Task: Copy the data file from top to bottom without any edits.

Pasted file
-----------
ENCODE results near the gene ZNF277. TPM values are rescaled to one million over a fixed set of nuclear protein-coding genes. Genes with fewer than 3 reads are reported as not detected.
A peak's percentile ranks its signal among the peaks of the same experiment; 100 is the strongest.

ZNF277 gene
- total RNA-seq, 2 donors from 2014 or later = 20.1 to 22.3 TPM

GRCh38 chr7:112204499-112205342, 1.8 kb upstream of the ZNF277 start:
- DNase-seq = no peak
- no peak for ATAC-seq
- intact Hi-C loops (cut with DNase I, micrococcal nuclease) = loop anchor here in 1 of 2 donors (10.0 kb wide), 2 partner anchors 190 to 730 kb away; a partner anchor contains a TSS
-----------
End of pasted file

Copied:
ENCODE results near the gene ZNF277. TPM values are rescaled to one million over a fixed set of nuclear protein-coding genes. Genes with fewer than 3 reads are reported as not detected.
A peak's percentile ranks its signal among the peaks of the same experiment; 100 is the strongest.

ZNF277 gene
- total RNA-seq, 2 donors from 2014 or later = 20.1 to 22.3 TPM

GRCh38 chr7:112204499-112205342, 1.8 kb upstream of the ZNF277 start:
- DNase-seq = no peak
- no peak for ATAC-seq
- intact Hi-C loops (cut with DNase I, micrococcal nuclease) = loop anchor here in 1 of 2 donors (10.0 kb wide), 2 partner anchors 190 to 730 kb away; a partner anchor contains a TSS